28 Feb 2017

NIWA confirms Wellington's no good, very bad summer

6:34 am on 28 February 2017

This summer now ranks as Wellington's windiest in 14 years, and one of its cloudiest ever too.

Clouds build on above the hills on Wellington's Miramar Peninsula.

Clouds building on above the hills on Wellington's Miramar Peninsula last month. Photo: RNZ / Rebekah Parsons-King

Wellingtonians have been complaining about the lack of sun for some weeks now.

This summer's peak temperature was a mere 26°C, reached last week.

The National Institute of Water and Atmospheric Research (NIWA) has now said the capital had 31 "windy days" this summer, the most in 14 years.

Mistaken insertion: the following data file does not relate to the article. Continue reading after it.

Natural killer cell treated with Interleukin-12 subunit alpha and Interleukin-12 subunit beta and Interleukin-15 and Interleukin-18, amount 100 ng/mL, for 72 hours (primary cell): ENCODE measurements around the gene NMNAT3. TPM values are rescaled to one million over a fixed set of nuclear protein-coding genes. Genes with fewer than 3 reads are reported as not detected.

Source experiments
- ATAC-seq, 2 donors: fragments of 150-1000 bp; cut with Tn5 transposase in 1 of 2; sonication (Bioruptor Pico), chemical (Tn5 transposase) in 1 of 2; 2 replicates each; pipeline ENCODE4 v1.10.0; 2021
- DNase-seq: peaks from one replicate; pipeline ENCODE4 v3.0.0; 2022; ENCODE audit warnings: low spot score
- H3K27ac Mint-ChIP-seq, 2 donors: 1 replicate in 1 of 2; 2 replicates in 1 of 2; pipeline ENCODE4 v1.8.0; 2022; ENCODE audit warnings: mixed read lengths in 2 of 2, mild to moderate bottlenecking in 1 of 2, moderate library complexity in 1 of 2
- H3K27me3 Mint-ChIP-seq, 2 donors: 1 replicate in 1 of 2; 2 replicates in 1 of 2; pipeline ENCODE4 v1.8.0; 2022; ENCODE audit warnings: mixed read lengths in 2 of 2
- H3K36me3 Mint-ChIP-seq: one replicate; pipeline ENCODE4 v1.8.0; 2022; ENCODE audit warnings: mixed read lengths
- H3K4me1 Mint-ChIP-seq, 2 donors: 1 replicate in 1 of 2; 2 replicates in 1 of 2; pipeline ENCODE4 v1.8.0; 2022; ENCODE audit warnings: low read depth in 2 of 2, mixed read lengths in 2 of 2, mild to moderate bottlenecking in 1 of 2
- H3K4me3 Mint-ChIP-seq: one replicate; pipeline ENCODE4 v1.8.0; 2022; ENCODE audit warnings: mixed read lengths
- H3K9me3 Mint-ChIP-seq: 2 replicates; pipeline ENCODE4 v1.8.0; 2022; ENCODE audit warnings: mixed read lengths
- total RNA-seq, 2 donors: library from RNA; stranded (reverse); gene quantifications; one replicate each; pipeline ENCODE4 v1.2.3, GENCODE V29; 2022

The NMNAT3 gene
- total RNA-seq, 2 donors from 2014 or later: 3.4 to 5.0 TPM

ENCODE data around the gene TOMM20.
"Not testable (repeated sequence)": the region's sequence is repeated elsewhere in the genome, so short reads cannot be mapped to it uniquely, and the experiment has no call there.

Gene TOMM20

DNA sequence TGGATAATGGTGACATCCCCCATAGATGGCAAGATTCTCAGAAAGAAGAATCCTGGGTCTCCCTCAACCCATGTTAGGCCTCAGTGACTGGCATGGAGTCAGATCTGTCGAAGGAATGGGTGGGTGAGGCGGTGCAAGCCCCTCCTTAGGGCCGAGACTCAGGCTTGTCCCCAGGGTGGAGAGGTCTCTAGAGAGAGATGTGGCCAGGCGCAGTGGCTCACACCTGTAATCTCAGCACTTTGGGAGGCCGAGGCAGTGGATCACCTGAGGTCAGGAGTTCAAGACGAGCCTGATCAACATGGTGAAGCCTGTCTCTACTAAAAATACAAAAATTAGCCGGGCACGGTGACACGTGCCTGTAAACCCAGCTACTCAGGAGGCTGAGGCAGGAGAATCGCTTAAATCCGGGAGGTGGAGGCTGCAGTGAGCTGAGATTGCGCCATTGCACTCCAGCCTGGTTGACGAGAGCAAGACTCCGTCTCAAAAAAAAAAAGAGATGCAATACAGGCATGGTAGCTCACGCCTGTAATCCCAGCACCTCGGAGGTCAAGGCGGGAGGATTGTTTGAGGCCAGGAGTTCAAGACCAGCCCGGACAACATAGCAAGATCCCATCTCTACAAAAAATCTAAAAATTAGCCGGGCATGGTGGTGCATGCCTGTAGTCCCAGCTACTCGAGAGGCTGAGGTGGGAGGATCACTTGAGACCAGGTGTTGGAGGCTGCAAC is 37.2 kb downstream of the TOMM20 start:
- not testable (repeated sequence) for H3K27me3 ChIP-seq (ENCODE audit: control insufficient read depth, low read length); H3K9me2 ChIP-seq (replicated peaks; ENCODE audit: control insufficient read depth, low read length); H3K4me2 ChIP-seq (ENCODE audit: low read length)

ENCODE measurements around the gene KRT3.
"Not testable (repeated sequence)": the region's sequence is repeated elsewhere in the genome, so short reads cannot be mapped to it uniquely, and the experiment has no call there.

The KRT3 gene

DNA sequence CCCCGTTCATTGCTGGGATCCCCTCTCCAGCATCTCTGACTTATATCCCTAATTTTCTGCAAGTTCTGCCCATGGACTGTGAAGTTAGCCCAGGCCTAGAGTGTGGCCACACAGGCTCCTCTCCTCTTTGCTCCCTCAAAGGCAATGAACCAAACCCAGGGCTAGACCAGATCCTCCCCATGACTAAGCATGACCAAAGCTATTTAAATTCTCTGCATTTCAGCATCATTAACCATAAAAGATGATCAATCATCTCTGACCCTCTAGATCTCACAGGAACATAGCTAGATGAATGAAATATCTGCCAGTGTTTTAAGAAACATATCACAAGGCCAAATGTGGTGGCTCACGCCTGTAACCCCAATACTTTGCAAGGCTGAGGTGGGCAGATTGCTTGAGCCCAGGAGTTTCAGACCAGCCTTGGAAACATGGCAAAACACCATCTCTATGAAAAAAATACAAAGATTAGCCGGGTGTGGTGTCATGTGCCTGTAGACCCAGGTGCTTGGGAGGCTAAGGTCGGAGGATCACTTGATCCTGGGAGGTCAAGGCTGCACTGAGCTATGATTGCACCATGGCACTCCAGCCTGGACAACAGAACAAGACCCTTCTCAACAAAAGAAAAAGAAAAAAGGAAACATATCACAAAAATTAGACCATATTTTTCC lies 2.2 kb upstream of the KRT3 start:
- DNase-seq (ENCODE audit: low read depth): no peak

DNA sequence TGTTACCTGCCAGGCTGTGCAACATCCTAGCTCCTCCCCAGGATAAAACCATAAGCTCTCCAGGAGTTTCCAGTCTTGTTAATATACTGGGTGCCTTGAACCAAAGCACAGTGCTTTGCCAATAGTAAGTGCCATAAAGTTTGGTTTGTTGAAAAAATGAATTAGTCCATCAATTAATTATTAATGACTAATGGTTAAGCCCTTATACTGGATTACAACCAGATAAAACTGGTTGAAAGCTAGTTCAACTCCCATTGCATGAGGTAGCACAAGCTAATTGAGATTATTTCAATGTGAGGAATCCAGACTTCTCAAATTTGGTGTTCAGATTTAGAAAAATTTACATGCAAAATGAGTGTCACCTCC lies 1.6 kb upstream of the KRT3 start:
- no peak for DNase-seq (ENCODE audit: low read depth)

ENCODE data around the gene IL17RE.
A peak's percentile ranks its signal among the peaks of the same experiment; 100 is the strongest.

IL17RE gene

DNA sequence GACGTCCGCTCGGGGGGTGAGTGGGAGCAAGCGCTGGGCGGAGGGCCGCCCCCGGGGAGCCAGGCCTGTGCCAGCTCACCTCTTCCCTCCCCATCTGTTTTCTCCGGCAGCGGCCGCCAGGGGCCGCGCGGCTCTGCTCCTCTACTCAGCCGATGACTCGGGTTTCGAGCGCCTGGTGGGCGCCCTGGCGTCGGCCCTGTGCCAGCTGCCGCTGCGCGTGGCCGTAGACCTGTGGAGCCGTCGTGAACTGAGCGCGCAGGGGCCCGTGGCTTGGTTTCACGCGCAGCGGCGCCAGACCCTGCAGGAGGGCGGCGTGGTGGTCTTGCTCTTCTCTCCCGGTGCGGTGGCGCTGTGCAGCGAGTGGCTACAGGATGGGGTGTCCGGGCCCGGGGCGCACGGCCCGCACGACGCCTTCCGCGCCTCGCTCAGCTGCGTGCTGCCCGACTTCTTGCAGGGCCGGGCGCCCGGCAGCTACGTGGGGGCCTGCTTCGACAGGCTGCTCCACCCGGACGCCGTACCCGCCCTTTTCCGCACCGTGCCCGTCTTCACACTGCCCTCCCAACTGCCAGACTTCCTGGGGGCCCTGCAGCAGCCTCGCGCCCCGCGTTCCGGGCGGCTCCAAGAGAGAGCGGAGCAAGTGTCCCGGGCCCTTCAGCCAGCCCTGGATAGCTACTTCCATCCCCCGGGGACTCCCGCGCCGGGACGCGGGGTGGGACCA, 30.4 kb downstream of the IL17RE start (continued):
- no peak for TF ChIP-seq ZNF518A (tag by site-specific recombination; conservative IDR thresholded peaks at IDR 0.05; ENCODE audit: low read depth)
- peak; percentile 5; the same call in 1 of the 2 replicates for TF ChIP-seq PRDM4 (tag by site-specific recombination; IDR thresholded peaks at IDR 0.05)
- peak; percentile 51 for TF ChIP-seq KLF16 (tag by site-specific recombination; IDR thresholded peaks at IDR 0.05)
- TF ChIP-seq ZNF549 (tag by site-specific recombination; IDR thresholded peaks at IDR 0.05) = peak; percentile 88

A "windy day" is defined as a day with gusts topping 72 km/hr.

The strongest wind was recorded at Wellington Airport on 18 January, where a gust hit 116.7 km/hr - typical of a category 1 tropical cyclone.

"Up about 1000m in the atmosphere is a narrow belt of strong wind known as the jet stream," said NIWA.

"As spring switched into summer, the jet stream continued to blow relentlessly from the southwest, sending storm after storm from the Australian Bight across the southern Tasman towards New Zealand.

"This is something that is more common in the spring and winter rather than summer."

The institute also described the weather this summer as particularly "tumultuous".

NIWA said after tomorrow, it could end up rating as the fourth cloudiest in the city's history.

January had the least amount of sun on record.

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